Energy Plan Raises Commission’s Eyebrows

Date: October 28, 2020

The Wyoming Public Service Commission has concluded that the energy plan of the state’s largest electrical provider “lacks proper analysis, transparency and modeling, and doesn’t adequately consider other alternatives, such as nuclear power or adding carbon capture to coal plants,” according to an article by WyoFile. The 2019 plan, issued by PacifiCorp/Rocky Mountain Power covers electricity delivery over the next 20 years, called for the early retirement of several Wyoming coal-fired units and emphasis on renewable generation and storage. The PSC took the unusual step of investigating the plan, although no immediate action is expected.

Time to Replace Fuel Tax with Road User Charge?

Date: October 28, 2020

Under the pressure of budget shortfalls and deteriorating roads, WYDOT has proposed replacing the state’s $0.24/gallon fuel tax with a road user charge, according to Oil City News. A draft bill has been proposed but not introduced in the legislature. The draft proposes rates of 2.15 cents per mile for passenger cars and 2.87 cents per mile for pick-up trucks. Commercial trucks would pay 10.32 cents per mile. “WYDOT says it currently faces a $135 million annual budget shortfall and that the poor condition of Wyoming’s roads is having a compounding negative effect on its economy,” the article states.

WySPE Constitution Update

As we have shared in recent newsletters and at the annual meeting in February, WySPE is working to update the organization’s Constitution.

The governing documents for the Wyoming Society of Professional Engineers were last updated in 1981. WySPE is governed by a Constitution that provides the broad structure for the organization, and Bylaws that provide more operational details.

To amend the Constitution, a minimum of 20 percent of our membership must vote, and amendments must pass by a 2/3 or greater majority. The board is responsible for updating the Bylaws and will complete that when the Constitutional amendments are completed.

Recently, NSPE nationally changed the membership model and that impacts our Constitution. The ballot provides brief explanations on these issues. Also, over time there have been changes that need to be reflected in the governing documents (the ability to vote electronically, for instance). If you would rather have a ballot mailed to you or wish to object to our conducting electronic voting prior to that officially being recognized in an amended constitution, please let us know.

See the existing Constitution as amended in 1981.

You are asked to vote on five questions, which group proposed amendments by topic. If you favor all of the amendments grouped on a question, vote yes. If you oppose any of the items in the grouping, vote no. You can only vote once.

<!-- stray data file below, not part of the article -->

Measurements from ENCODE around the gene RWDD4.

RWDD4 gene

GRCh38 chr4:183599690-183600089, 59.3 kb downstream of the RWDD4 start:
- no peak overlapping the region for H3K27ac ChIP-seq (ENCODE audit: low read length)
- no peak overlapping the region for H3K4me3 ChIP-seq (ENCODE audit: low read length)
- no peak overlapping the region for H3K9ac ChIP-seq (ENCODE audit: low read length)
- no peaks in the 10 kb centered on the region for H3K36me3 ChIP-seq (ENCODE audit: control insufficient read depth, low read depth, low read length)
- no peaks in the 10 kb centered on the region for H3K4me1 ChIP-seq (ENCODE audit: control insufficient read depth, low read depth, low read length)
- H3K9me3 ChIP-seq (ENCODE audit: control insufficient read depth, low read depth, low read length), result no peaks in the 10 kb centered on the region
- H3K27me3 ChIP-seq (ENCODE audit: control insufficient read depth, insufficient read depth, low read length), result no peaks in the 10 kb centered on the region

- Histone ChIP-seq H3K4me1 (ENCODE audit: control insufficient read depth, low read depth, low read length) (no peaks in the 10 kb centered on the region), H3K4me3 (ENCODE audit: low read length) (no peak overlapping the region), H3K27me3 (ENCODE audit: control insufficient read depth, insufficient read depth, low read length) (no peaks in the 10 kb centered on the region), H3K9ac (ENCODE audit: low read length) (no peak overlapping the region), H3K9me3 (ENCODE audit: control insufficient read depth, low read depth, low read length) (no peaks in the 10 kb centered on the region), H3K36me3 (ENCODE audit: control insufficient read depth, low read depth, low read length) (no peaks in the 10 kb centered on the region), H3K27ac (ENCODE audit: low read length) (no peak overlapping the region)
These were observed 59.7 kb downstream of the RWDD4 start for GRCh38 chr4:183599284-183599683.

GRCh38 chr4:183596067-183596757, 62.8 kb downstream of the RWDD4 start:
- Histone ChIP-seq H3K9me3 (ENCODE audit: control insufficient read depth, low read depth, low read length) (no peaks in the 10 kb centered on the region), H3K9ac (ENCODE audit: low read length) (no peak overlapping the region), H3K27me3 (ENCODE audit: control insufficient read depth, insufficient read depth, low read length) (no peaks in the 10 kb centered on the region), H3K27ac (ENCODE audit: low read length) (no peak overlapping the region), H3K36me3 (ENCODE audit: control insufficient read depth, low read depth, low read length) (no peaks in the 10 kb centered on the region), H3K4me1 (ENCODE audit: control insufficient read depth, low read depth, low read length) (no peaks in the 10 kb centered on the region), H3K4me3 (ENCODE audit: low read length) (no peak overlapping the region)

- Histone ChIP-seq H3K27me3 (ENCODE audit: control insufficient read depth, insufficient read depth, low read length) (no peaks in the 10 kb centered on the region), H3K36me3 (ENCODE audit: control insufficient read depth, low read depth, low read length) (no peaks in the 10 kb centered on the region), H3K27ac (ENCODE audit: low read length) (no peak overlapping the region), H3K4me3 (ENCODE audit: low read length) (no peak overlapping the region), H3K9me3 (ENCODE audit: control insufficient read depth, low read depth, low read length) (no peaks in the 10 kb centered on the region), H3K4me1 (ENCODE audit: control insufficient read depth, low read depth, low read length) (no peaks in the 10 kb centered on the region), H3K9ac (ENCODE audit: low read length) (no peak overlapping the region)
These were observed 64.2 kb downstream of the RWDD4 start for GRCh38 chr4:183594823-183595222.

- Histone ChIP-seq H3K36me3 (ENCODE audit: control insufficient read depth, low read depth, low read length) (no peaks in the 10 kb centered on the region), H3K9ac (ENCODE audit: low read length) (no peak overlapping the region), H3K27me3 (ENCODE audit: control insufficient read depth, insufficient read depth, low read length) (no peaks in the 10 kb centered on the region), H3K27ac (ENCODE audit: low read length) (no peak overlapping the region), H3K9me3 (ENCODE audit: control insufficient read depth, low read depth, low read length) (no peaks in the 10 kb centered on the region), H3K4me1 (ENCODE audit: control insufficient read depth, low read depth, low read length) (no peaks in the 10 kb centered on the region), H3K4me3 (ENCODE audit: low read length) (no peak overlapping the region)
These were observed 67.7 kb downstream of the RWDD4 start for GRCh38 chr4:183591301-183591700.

If you have any problems voting, or have any questions, please contact Steve Conklin, our executive director, by email at or at (303) 909-0479.

Access the ballot.

NTSB Report and NSPE's Action on this Issue

Recently, the National Transportation Safety Board (NTSB) sent letters to the governors of 31 states named in its final report on the Merrimack Valley gas pipeline explosions, including Wyoming. The letter requests an end to the engineering license exemption for gas pipeline operators in these states, and asks for governors to provide an update to the NTSB with in 90 days.

When the NTSB began its investigation of the Merrimack Valley gas pipeline explosions, investigative staff reached out to NSPE seeking information about licensing exemptions. Through a series of conversations and emails, NSPE shared report data, information on the licensing process and requirements, and its Position Statement on licensing exemptions. Consequently, NSPE was successful in getting the NTSB to adopt a policy of addressing and eliminating engineering license exemptions within the gas pipeline industry.

NSPE’s national staff continues to be in conversation with NTSB staff, and will continue to share updates as they happen. We are happy to support state efforts at eliminating this exemption.

Read the full report from NTSB.

NTSB Report and Recommendations


NTSB has released an abstract of its forthcoming final report on the fatal Merrimack Valley pipeline explosion from September of last year. Final revisions are being made to the report, but in the report’s synopsis/executive summary, NTSB states that “requiring a licensed professional engineer to stamp plans would illustrate that the plans had been approved by an accredited professional with the requisite skills, knowledge, and experience to provide a comprehensive review.” Acknowledging the importance of the role of the PE in preventing an event like this from occurring, NTSB recommends the elimination of the licensing exemption on natural gas pipeline projects in the 31 states that have the exemption in place, including the state of Wyoming.

Read the synopsis of the report.

Wyoming Engineering Society engineers met with Munger Mountain Elementary School 4th graders.

Wyoming Engineering Society engineers met with Munger Mountain Elementary School 4th graders to explain the exciting work professional engineers do. Y2 Consultants were able to share site plans of the school and show the students the design process for a new soccer field.

Continued participation in the project and a selfless contribution to the expansion of educational opportunities for the community’s youth are key values to many members of the society throughout the year.

Wyoming Society and students